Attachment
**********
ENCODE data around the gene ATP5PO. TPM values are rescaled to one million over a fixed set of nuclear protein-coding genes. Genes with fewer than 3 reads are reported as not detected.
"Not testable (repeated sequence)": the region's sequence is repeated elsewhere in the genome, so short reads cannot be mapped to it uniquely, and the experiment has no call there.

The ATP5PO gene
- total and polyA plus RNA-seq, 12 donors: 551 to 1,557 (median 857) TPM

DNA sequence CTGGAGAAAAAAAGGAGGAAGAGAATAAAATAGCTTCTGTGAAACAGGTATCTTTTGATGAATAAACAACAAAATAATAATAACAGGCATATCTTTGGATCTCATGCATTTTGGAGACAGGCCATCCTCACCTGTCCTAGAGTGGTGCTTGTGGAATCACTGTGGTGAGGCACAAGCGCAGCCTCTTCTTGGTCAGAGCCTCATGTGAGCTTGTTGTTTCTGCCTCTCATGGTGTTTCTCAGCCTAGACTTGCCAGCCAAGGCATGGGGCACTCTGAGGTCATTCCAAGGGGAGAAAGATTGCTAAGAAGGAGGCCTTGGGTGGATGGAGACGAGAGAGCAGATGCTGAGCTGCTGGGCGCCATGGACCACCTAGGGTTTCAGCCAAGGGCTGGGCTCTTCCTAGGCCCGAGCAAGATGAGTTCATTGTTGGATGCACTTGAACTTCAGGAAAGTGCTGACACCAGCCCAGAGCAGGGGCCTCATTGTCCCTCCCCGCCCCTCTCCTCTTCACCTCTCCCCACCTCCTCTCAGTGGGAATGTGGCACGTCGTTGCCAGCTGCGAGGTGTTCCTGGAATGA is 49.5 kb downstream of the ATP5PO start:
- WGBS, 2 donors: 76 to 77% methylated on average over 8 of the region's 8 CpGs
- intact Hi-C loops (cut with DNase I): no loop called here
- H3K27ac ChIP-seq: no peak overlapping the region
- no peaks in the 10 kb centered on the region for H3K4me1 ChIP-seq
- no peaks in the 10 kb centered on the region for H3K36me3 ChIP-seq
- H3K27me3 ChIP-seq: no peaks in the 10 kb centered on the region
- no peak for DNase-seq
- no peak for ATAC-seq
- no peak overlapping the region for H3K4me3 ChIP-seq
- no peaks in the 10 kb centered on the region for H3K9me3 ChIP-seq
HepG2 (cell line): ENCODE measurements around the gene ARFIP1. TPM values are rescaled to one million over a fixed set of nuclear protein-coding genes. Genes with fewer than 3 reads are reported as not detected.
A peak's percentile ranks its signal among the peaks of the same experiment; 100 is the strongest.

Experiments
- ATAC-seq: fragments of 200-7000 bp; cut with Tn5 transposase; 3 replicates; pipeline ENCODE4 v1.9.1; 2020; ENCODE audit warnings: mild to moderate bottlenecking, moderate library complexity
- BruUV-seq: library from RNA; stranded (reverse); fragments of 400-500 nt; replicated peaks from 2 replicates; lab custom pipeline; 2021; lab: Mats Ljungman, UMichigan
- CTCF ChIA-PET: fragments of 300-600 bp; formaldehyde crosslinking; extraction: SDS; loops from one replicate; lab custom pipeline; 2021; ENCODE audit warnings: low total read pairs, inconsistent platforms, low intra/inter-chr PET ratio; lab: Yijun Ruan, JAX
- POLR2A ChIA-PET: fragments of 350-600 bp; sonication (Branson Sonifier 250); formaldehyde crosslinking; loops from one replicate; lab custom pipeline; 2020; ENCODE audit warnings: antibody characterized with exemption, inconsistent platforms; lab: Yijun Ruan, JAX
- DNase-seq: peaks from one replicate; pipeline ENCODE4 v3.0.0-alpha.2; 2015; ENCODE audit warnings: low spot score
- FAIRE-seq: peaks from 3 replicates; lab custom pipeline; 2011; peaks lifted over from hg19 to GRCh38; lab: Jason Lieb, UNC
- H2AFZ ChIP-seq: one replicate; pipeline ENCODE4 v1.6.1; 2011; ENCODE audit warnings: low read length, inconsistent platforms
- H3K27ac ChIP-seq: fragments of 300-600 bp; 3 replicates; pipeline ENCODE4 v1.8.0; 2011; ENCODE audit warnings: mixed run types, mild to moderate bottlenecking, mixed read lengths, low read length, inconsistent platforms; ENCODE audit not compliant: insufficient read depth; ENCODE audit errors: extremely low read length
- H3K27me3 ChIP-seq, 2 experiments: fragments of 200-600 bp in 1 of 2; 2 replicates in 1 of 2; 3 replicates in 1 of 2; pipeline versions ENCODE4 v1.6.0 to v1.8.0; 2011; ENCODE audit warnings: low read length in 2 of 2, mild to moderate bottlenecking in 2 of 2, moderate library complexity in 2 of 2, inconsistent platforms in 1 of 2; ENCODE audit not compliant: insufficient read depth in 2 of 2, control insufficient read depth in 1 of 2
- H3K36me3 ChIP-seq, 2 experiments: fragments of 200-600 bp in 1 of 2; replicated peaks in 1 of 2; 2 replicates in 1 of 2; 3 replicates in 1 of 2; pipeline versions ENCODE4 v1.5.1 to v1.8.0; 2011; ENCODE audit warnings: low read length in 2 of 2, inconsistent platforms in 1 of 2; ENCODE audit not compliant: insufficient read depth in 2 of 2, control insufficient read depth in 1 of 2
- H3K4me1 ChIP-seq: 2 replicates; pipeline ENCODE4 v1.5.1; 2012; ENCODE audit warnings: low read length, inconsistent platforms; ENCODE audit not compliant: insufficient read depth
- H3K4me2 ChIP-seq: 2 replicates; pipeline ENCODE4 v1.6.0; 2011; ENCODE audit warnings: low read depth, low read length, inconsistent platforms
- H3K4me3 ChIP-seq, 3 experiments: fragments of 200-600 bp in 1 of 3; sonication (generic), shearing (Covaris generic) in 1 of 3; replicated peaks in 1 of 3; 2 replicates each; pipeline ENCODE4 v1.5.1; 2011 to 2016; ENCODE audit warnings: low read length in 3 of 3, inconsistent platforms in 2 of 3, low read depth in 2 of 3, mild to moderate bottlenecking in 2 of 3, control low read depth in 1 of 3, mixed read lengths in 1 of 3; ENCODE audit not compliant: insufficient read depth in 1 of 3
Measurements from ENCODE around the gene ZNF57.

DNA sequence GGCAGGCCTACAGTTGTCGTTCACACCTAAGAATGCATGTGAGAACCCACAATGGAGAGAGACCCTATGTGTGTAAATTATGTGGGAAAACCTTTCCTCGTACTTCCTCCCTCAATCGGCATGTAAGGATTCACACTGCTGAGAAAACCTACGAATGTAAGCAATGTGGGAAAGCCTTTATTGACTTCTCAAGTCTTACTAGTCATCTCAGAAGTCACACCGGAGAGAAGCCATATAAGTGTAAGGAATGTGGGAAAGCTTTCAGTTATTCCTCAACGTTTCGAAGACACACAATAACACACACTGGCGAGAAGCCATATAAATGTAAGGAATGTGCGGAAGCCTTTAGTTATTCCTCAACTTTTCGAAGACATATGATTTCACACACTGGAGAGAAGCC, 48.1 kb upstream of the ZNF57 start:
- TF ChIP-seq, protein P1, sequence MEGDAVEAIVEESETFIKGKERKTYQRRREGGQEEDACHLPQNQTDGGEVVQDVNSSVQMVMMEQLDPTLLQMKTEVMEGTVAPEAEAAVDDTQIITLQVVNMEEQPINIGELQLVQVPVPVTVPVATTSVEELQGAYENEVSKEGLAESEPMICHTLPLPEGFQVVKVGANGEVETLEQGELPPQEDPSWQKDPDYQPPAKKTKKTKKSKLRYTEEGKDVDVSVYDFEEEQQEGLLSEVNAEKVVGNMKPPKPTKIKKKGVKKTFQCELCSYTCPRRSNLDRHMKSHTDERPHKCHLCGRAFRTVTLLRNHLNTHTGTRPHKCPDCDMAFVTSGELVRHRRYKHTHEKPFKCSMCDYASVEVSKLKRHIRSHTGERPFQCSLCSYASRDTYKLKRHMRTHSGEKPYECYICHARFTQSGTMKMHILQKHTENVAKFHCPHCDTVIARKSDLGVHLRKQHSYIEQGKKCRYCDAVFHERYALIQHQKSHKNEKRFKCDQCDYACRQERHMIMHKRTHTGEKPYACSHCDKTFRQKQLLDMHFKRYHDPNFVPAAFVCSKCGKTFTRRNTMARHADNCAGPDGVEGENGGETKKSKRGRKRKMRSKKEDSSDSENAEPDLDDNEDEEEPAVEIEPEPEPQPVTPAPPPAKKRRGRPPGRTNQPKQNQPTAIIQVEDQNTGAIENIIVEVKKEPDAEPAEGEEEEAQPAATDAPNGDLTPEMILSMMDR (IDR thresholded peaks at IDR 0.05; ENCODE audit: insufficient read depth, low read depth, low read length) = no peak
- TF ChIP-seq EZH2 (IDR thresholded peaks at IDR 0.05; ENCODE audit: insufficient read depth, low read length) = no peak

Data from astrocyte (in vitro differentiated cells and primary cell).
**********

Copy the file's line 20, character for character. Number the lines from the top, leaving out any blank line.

- BruUV-seq: library from RNA; stranded (reverse); fragments of 400-500 nt; replicated peaks from 2 replicates; lab custom pipeline; 2021; lab: Mats Ljungman, UMichigan